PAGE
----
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German report shows the frequency of dental check-ups has increased

In a recent study, researchers in Germany have found, since a previous 2003-2006 report, the frequency of dental check-ups has increased. (Photograph: Pressmaster/Shutterstock)

Fri. 28. December 2018


BERLIN, Germany: In a new study, researchers from the Robert Koch Institut (RKI) have examined, among other subjects, the prevalence, determinants and trends of tooth brushing frequency and utilisation of dental check-ups in children and adolescents in Germany. The reports are based on the data collected from the second wave of the German Health Interview and Examination Survey for Children and Adolescents (KiGGS Wave 2, 2014-2017).

According to the study, around 80 per cent of children and adolescents meet the recommended tooth brushing frequency and dental check-ups. However, around one-fifth of children and adolescents do not, with 14- to 17-year-old adolescents, as well as those with low socio-economic status and or migrant backgrounds being particularly at risk.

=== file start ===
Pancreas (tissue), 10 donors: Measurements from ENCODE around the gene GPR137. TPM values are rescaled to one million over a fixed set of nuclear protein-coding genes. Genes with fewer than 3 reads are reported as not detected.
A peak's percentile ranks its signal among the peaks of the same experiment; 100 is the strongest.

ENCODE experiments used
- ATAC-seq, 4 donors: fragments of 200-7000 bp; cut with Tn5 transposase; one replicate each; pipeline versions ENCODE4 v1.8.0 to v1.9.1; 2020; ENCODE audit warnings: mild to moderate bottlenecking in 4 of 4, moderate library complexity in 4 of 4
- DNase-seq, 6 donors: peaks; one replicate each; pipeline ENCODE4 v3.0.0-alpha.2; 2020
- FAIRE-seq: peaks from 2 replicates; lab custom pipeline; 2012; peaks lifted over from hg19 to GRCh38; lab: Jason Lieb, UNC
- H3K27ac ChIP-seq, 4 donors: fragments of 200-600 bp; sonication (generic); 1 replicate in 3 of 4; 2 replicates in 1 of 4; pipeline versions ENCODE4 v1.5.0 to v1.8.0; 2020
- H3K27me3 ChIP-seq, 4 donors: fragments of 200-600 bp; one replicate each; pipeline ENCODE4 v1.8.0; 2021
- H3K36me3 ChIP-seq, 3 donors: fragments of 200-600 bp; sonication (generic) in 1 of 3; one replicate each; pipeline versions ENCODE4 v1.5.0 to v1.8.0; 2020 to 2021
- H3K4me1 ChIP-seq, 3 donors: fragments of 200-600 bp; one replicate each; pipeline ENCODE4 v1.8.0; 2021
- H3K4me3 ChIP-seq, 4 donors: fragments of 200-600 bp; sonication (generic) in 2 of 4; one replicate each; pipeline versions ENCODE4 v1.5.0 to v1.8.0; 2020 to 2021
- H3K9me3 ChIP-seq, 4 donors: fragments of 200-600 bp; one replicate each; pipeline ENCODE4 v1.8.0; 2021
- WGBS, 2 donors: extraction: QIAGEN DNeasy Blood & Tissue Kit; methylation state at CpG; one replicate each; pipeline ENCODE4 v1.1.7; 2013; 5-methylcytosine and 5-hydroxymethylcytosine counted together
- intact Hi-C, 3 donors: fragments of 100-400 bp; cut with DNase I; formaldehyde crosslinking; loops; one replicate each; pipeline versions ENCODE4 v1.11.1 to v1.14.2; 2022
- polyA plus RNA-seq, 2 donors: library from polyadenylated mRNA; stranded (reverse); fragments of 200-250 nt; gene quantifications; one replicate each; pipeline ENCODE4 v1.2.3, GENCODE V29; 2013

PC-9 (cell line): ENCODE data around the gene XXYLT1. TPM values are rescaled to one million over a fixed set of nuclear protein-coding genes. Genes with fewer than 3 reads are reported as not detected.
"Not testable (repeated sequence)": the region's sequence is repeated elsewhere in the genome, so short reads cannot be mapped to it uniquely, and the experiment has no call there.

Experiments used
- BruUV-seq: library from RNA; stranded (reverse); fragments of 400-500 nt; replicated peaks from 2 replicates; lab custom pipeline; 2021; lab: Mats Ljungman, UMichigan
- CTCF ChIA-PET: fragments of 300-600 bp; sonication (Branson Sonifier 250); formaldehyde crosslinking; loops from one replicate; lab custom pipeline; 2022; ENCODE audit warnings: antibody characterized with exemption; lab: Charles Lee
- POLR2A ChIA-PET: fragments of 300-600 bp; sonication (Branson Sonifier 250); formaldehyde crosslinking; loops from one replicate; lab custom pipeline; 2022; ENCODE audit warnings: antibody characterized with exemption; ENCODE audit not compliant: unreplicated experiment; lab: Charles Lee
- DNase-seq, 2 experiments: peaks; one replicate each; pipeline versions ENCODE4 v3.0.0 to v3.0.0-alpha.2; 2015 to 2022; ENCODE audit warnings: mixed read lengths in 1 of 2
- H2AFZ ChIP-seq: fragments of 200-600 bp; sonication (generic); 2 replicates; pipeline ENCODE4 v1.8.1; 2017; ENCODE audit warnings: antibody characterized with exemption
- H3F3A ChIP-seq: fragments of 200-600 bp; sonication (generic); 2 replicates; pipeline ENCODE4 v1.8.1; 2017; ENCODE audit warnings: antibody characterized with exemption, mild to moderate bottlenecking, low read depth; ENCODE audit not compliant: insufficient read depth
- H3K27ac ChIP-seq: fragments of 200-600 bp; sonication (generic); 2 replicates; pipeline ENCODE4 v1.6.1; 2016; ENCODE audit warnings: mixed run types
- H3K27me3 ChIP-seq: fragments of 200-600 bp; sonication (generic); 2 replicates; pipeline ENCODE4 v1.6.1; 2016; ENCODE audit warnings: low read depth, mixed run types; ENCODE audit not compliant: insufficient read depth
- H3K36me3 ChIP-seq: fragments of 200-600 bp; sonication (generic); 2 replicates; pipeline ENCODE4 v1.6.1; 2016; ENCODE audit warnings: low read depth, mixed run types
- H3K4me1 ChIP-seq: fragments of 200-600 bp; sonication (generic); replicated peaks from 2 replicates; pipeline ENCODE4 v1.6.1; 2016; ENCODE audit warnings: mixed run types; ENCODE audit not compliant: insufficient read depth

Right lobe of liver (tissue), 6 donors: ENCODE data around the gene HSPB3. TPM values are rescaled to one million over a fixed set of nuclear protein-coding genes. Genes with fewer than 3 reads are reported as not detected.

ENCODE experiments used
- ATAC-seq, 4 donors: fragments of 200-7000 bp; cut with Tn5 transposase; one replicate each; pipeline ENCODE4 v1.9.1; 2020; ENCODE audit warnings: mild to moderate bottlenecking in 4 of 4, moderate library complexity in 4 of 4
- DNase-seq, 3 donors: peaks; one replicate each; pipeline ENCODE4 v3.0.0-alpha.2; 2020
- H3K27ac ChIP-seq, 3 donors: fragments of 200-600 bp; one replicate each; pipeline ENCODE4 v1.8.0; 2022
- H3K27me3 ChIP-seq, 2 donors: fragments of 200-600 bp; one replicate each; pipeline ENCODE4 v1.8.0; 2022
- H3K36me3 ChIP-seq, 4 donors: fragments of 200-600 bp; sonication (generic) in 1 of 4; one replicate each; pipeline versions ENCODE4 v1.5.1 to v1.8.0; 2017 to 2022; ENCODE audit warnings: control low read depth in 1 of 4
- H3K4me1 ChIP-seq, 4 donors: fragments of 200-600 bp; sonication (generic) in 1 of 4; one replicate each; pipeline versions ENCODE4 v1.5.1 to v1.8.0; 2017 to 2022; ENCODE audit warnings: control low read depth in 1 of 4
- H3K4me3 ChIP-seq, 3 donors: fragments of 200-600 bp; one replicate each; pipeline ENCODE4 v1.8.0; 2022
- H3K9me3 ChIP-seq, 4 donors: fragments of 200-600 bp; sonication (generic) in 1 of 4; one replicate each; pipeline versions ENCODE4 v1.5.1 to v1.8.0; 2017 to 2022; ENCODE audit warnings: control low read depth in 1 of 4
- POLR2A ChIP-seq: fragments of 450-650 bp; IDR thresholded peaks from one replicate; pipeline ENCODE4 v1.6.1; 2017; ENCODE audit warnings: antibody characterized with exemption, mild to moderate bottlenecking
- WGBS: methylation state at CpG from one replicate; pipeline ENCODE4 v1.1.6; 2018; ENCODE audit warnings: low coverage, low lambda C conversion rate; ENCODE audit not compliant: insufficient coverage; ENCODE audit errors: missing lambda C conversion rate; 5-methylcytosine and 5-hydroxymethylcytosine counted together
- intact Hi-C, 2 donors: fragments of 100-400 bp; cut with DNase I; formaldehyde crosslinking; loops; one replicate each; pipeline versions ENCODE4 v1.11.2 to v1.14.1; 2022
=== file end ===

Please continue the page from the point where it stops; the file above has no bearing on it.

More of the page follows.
Additionally, the results also showed that the utilisation of dental check-ups has increased compared to the KiGGS baseline study in 2003-2006. However, with more work still to be done, the researchers noted that effective caries prevention requires interdisciplinary cooperation between dentistry, paediatrics and other medical disciplines. Emphasising that target group appropriate measures, such as for children and adolescents with low social status and or migrant backgrounds have delivered promising results.

The KiGGS is the only comprehensive study on the health of children and adolescents in Germany and an important database for evidence-based policy decisions. KiGGS Wave 2 was carried out between 2014 and 2017. As well as oral health, the study also focused on the utilisation of physical therapy, speech therapy and occupational therapy and the association between the utilisation of medical services and social status.

The report, titled “Utilization of medical services by children and adolescents in Germany”, was published on 4 December in the Robert Koch Institut’s Journal of Health Monitoring.

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